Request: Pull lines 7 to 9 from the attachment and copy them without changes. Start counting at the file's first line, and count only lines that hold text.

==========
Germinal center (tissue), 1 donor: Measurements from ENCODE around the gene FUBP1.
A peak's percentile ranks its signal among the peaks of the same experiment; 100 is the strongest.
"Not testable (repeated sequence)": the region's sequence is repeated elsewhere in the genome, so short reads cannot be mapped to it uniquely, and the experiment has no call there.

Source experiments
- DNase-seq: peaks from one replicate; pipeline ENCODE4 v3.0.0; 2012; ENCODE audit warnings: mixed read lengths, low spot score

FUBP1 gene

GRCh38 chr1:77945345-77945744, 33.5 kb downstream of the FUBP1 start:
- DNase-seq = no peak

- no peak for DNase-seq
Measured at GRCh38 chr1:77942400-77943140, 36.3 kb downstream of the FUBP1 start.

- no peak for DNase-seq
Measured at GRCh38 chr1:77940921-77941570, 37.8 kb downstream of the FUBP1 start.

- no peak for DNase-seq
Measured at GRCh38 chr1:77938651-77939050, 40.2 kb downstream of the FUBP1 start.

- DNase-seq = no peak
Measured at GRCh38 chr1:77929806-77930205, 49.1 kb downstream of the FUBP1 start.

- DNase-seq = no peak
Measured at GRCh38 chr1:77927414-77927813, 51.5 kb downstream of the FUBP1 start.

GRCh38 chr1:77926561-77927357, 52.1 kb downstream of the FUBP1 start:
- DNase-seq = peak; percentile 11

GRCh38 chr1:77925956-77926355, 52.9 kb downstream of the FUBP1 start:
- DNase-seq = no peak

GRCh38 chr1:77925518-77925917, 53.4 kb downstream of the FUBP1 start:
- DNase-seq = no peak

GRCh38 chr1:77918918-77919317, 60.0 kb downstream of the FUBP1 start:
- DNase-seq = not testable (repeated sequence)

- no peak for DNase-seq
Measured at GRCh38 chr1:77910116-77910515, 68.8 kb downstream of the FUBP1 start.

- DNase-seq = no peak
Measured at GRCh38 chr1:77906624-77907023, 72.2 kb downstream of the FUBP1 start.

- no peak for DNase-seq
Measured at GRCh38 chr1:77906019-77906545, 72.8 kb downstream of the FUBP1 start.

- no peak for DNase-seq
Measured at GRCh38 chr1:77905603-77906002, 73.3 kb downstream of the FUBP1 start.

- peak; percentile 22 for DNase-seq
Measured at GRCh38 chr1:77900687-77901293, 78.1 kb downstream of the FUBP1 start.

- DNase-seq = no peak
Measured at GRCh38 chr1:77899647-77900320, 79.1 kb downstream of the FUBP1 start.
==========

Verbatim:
GRCh38 chr1:77945345-77945744, 33.5 kb downstream of the FUBP1 start:
- DNase-seq = no peak

- no peak for DNase-seq